How is Metal fibre made?
Metal fibres are manufactured fibres composed of metal, plastic coated metal or metal coated plastic. Back in Ancient times metal fibres were only used in clothes for royalty, nobility or leaders and were mainly used as decoration or as a symbol of power. Cloths referred to as ‘Cloths of Gold’ were woven wholly or partly from threads covered in gold.
Metal fibre production
Back in ancient times, metallic fibres were made by wrapping a metal strip around a natural fibre. This was usually cotton or silk. Fabrics made from these fibres were woven on Byzantine looms from the 7th to the 9th Century. The first modern metallic fibre was manufactured in 1946. These modern metal fibres were made from aluminium and then more recently, stainless steel. Metal fibres can be made in two different ways; laminating which seals a layer of aluminium between two layers of acetate or polyester film. These are then wound into bobbins ready to be woven into fabrics. The second way is the metalizing process which involves heating the metal until it vaporises, and then depositing it at high pressure onto the polyester film. This way produces fibres that are more flexible, more comfortable and thinner.
The process of coating the metal with film stops the metal from tarnishing. Lurex is a trademark name for some metal fibres coated with polyester film, which have been produced in Europe for fifty years.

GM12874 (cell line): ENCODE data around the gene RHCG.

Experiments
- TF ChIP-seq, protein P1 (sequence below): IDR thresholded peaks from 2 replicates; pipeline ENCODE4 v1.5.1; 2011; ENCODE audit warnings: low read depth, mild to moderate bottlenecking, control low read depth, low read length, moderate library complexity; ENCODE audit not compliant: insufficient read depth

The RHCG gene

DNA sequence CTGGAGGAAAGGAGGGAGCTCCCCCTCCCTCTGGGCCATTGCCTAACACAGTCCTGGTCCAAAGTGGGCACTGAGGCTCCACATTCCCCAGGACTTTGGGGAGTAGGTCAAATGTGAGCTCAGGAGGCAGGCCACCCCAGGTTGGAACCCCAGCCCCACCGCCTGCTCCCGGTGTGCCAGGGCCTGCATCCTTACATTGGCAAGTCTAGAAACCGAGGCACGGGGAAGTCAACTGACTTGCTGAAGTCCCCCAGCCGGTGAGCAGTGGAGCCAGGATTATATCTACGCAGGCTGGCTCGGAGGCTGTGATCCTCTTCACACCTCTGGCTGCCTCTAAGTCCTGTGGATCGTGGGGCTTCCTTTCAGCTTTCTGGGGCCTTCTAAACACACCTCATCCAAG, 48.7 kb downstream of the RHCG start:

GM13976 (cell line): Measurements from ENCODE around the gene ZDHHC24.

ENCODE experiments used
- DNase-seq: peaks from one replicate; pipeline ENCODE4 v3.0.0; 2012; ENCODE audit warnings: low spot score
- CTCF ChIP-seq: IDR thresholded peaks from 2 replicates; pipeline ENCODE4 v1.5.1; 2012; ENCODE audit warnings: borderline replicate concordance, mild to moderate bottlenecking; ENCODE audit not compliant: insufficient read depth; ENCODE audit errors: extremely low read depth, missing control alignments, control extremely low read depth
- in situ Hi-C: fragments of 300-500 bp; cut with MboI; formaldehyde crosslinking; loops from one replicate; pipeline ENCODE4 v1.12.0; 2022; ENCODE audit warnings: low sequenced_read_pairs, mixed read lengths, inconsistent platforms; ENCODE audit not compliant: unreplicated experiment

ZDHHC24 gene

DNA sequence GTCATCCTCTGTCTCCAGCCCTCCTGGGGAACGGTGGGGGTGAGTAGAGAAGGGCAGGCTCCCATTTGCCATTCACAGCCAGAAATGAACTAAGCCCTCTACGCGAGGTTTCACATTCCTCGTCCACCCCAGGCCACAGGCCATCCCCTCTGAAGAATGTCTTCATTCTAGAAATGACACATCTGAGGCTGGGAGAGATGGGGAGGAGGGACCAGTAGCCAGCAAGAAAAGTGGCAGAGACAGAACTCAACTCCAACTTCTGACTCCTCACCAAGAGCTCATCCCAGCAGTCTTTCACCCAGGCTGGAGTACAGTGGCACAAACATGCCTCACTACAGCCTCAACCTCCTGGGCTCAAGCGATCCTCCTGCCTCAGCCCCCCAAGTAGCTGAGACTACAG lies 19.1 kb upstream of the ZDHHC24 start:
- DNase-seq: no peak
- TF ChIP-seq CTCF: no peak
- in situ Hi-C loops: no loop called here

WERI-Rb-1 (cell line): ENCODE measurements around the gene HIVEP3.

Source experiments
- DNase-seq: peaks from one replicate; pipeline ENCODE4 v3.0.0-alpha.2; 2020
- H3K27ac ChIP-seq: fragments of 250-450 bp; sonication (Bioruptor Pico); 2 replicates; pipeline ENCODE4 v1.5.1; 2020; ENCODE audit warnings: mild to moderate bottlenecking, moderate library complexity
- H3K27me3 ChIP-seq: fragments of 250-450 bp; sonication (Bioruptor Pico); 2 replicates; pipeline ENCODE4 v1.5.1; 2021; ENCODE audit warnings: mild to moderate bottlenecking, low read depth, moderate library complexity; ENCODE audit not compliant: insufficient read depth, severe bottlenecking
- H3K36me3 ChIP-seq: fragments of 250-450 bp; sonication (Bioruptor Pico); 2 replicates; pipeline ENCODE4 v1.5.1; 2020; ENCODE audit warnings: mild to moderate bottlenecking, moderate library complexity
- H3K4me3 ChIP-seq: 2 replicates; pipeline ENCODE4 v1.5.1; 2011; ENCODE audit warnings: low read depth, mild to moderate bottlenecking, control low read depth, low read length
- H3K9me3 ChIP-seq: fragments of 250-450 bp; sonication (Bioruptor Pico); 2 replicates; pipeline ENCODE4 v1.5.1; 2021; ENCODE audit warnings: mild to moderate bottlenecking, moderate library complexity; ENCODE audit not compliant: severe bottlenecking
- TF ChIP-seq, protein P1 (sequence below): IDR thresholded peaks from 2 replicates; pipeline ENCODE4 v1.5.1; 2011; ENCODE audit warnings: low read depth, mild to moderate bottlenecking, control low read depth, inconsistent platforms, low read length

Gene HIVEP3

Metallic fibres can be mixed with wool, nylon, cotton and synthetic blends to create interesting effects and novelty yarns. The polyester or acetate film can also be coloured before being applied to the metal underneath to create a wide variety of different coloured metallic threads.
Metal fibre properties
- Not affected by salt water
- Do not tarnish
- Should always be dry cleaned
- High Strength
- High Stiffness
- Good energy absorption
- Noise and Vibration insulators
- Shiny, adds decoration to garments
- Comfortable to wear
- Good conductor of heat and electricity
- Reduces static electricity
End uses of Metal fibre
- Lame’ and Brocade fabrics
- Party and Eveningwear
- Military Regalia
- Cold weather and survival clothing
- Communication lines such as telephone and cable TV lines
- Carpets to reduce static electricity
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